Overall, this decision of Malaysia’s apex court is a positive development that restores common sense to the handling of patent validity by trial courts. The judgment also emphasizes the importance of judicious reference to foreign statutes and case law. Advocates will always be able to find foreign precedents that seemingly support their clients’ respective positions. The enquiry must not end there. Principally, there are two situations where reference to foreign statutes and case law may prove valuable.
The first situation is where the Malaysian and foreign laws are very similarly worded and the Malaysian law has not yet been judicially interpreted. A fine example is the Merck trial itself where the High Court judge turned to European patent law to decide on the allowability of Swiss-type second medical use claims.
The second situation is where the Malaysian law is short on detail and the equivalent foreign law contains useful elaboration to fill perceived gaps and deepen understanding of underlying objectives. The Federal Court’s reference to the definition and treatment of the validity of dependent claims in the United States Code well illustrates this aspect.
Another key takeaway is the close attention paid by the Federal Court to the wording of the Malaysian statute, in particular on the issues of partial invalidity and post-grant amendment. The Federal Court’s earlier judgment in Spind Malaysia on the assessment of inventive step is another good illustration. There, the court declined to apply the problem-solution approach to inventive step, as is routinely done in Europe. The reason was that under Section 12 of the Malaysian Patents Act such an analysis is used to define a statutory invention. Adopting the same approach in the determination of inventive step under Section 15 would conflate two distinct legal requirements.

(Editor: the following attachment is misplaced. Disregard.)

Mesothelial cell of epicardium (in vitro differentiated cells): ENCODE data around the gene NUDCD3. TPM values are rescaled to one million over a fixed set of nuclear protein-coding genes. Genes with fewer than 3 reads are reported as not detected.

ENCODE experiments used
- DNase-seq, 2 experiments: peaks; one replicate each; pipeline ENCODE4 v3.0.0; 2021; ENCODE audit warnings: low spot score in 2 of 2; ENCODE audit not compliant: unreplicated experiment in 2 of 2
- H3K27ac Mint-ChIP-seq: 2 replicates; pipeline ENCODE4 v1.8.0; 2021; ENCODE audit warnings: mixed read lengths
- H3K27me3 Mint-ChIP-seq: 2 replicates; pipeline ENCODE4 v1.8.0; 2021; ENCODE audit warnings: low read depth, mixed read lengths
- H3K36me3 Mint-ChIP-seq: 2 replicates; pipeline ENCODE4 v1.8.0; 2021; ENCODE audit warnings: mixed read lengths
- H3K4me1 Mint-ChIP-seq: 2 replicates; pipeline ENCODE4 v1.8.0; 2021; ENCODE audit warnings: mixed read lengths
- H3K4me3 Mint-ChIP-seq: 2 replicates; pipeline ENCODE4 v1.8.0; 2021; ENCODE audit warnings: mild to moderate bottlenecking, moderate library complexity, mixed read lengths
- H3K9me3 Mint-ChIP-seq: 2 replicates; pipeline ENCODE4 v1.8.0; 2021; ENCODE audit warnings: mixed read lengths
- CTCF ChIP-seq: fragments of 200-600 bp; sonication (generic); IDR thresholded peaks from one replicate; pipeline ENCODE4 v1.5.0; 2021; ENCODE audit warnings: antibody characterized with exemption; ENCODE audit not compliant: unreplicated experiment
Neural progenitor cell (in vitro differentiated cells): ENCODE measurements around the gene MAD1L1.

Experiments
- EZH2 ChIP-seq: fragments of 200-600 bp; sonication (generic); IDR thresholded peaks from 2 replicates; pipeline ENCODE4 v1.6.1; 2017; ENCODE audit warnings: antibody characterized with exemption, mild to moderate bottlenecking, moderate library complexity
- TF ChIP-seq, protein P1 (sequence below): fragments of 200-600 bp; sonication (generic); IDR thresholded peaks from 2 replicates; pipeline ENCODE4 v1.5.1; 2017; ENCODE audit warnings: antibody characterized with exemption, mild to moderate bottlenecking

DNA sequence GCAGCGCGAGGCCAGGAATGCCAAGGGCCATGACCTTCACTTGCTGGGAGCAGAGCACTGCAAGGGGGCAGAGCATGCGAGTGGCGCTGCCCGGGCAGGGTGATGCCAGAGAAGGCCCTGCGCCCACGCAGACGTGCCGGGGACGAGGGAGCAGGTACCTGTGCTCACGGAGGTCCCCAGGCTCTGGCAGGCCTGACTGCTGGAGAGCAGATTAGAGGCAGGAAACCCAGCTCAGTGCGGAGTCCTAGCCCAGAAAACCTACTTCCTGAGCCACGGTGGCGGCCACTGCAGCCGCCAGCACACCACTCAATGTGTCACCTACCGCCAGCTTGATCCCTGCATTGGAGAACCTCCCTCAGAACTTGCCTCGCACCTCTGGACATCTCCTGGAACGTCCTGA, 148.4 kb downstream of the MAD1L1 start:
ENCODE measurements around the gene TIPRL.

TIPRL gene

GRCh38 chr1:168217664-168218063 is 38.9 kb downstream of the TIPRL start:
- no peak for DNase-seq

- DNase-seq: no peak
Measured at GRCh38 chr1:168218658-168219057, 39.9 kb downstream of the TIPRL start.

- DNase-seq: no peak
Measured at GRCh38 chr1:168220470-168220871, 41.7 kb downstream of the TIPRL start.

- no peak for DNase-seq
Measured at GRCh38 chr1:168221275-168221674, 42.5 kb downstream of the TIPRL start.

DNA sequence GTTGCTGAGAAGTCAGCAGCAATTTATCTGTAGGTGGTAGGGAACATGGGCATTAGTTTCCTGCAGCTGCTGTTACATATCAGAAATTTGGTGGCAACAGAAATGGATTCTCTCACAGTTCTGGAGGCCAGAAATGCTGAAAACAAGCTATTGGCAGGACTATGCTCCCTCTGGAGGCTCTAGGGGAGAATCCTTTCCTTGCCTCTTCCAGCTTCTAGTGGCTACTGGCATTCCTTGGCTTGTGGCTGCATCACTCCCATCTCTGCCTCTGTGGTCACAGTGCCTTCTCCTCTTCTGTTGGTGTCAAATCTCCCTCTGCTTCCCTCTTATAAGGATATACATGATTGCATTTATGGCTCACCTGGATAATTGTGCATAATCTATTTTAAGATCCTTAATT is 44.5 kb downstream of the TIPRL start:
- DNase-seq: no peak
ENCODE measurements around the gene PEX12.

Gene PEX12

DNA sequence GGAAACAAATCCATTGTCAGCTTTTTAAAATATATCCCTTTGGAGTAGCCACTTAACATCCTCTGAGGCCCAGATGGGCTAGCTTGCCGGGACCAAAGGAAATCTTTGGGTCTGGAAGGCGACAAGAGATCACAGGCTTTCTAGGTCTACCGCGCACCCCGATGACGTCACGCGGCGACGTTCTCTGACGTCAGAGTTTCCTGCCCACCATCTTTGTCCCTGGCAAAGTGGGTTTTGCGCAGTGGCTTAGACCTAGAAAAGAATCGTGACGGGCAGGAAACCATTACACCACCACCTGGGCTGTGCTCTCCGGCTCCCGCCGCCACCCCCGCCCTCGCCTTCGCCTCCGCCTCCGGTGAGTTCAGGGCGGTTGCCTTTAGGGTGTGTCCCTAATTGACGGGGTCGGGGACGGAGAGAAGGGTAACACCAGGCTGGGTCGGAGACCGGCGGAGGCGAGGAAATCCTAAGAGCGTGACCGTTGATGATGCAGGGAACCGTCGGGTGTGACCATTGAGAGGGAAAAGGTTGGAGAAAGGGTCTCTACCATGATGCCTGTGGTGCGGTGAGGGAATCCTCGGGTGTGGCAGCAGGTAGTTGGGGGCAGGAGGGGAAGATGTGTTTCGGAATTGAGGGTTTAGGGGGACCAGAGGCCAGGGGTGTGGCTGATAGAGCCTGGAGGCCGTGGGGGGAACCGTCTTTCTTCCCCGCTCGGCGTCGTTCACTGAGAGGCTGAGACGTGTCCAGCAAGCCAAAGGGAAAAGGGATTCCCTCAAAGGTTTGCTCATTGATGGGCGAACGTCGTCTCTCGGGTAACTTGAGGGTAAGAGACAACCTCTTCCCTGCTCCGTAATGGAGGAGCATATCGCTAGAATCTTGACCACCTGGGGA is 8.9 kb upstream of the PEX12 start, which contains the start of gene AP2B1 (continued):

However, the Federal Court did rather muddy the waters on one aspect of Merck. The majority decided there were two distinct types of dependent claims, only one of which appears to meet the legal definition in the Patents Regulations. Fortunately, it is indicated that the trial court should still hear and consider evidence as to validity irrespective of the type of dependent claim. The administrative process of amending a partially valid patent also remains to be settled. Future amendments to the Patents Act and Regulations may be expected to lay down the procedure.
And just as Malaysia’s Federal Court breathes life back into dependent claims, a recent decision out of Singapore is casting a dark shadow over them. The Court of Appeal decision of Sunseap Group Pte Ltd & 2 Ors v Sun Electric Pte Ltd ( SGCA 04) is reported elsewhere in this newsletter. Commenting on the Singapore High Court’s power to order the revocation of a patent whose validity had been challenged in an infringement action, the Court of Appeal declared:
If the court finds in the defendant’s favour that the independent claims are invalid, it follows that the dependent claims must also fall. This is because, as the nomenclature suggests, dependent claims (or “subsidiary claims”) refer back to the independent claim and incorporate all its features. … Thus, in practical terms, once the defendant succeeds in establishing that all the independent claims in a patent are invalid, the dependent claims must necessarily fall away and the patent as a whole must be regarded as invalid.